Revisiting concepts of thermal physiology: Predicting responses of mammals to climate change

Duncan Mitchell, Edward P. Snelling, Robyn S. Hetem, Shane K. Maloney, Willem Maartin Strauss, Andrea Fuller

Research output: Contribution to journalReview article

44 Citations (Scopus)

Abstract

The accuracy of predictive models (also known as mechanistic or causal models) of animal responses to climate change depends on properly incorporating the principles of heat transfer and thermoregulation into those models. Regrettably, proper incorporation of these principles is not always evident. We have revisited the relevant principles of thermal physiology and analysed how they have been applied in predictive models of large mammals, which are particularly vulnerable, to climate change. We considered dry heat exchange, evaporative heat transfer, the thermoneutral zone and homeothermy, and we examined the roles of size and shape in the thermal physiology of large mammals. We report on the following misconceptions in influential predictive models: underestimation of the role of radiant heat transfer, misassignment of the role and misunderstanding of the sustainability of evaporative cooling, misinterpretation of the thermoneutral zone as a zone of thermal tolerance or as a zone of sustainable energetics, confusion of upper critical temperature and critical thermal maximum, overestimation of the metabolic energy cost of evaporative cooling, failure to appreciate that the current advantages of size and shape will become disadvantageous as climate change advances, misassumptions about skin temperature and, lastly, misconceptions about the relationship between body core temperature and its variability with body mass in large mammals. Not all misconceptions invalidate the models, but we believe that preventing inappropriate assumptions from propagating will improve model accuracy, especially as models progress beyond their current typically static format to include genetic and epigenetic adaptation that can result in phenotypic plasticity.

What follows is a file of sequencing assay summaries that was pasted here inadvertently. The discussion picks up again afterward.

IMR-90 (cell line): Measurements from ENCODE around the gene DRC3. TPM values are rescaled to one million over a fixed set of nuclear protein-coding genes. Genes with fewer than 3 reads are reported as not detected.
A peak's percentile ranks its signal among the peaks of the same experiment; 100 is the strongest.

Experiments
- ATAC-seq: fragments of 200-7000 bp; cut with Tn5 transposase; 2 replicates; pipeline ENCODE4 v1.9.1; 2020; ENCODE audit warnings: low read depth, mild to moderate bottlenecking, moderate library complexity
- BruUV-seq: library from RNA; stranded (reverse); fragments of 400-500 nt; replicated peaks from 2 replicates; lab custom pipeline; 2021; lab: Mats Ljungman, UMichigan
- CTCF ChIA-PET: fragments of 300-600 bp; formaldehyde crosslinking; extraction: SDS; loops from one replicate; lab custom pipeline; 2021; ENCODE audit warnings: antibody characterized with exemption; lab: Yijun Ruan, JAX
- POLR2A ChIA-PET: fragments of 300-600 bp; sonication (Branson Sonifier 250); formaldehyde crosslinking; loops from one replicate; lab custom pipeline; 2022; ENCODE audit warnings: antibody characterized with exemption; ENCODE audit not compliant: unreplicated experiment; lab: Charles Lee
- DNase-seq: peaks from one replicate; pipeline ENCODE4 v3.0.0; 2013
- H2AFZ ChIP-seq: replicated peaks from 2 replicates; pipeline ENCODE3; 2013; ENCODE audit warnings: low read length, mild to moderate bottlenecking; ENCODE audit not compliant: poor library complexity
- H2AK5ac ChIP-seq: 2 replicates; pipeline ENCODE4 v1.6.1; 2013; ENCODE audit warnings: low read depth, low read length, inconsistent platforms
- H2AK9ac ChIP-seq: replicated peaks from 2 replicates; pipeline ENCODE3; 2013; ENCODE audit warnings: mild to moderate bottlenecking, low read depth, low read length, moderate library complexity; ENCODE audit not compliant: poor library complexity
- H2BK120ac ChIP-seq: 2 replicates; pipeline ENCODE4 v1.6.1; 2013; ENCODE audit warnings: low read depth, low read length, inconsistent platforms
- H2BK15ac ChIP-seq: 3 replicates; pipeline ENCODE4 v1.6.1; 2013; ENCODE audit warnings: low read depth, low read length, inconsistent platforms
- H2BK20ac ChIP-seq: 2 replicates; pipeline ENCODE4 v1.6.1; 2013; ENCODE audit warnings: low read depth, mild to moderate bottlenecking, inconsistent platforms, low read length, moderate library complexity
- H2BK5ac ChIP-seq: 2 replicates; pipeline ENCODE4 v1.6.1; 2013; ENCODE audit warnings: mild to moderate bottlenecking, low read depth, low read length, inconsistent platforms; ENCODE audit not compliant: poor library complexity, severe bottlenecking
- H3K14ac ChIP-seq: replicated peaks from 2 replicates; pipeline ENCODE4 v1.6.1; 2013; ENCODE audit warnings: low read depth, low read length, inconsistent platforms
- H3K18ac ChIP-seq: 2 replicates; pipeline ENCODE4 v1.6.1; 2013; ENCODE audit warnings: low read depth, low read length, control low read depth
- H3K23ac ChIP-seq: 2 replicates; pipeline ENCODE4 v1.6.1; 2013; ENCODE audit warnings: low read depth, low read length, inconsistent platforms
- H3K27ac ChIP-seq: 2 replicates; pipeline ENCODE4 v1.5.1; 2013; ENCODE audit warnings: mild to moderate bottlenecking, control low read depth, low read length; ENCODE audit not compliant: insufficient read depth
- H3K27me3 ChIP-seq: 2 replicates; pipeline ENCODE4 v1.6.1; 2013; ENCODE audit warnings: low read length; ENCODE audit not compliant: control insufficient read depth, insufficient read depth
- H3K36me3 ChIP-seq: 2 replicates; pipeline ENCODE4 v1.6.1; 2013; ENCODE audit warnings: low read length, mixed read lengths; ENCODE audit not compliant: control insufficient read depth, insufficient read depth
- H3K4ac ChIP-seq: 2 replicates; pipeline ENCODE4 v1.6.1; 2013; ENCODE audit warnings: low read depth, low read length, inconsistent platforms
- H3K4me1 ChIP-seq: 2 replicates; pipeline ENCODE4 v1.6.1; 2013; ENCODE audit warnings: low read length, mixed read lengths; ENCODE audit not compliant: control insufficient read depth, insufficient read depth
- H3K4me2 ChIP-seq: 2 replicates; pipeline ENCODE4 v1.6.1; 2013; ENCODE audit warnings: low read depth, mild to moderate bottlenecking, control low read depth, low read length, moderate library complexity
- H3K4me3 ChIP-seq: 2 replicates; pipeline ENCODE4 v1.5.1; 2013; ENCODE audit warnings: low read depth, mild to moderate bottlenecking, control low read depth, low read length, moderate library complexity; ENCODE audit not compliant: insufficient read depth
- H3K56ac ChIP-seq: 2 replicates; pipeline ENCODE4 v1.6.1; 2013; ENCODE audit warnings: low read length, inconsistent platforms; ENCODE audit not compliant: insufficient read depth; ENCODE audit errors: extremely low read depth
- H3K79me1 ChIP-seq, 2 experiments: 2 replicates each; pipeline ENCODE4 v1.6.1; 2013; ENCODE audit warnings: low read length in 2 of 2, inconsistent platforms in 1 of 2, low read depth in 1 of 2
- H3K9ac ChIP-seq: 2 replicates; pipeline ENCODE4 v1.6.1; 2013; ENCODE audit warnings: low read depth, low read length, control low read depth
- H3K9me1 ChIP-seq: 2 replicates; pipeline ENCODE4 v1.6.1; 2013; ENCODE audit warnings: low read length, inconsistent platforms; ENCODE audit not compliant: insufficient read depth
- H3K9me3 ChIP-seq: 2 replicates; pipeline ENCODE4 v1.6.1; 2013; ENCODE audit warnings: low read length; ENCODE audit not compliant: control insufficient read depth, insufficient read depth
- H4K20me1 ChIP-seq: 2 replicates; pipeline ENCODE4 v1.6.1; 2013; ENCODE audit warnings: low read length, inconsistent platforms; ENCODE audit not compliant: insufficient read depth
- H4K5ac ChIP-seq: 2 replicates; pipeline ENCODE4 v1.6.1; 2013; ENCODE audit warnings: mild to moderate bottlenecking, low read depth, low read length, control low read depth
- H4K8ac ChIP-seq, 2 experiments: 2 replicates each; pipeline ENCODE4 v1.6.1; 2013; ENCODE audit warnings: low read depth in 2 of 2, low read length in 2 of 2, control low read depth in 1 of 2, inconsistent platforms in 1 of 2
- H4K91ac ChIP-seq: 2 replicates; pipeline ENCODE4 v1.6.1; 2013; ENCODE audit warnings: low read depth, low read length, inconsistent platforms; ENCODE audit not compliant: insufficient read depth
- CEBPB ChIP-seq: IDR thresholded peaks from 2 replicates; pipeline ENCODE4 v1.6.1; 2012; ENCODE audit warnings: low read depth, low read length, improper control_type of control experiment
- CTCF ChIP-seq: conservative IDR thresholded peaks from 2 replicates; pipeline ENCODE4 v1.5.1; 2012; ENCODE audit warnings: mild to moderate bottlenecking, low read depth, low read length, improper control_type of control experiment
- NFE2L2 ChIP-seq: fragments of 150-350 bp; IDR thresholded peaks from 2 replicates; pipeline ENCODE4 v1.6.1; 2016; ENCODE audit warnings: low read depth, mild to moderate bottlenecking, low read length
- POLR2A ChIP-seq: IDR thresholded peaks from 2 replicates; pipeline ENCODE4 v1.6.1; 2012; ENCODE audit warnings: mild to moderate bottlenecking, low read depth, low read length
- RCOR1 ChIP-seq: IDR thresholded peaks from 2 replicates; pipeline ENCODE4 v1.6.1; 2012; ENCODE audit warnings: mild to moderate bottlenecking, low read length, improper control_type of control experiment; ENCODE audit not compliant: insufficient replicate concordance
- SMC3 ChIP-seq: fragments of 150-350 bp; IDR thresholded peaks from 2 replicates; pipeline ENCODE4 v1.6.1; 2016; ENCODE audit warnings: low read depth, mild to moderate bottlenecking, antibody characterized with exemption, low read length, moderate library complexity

Original languageEnglish
Pages (from-to)956-973
Number of pages18
JournalJournal of Animal Ecology
Volume87
Issue number4
DOIs
Publication statusPublished - 1 Jul 2018

Fingerprint Dive into the research topics of 'Revisiting concepts of thermal physiology: Predicting responses of mammals to climate change'. Together they form a unique fingerprint.

Cite this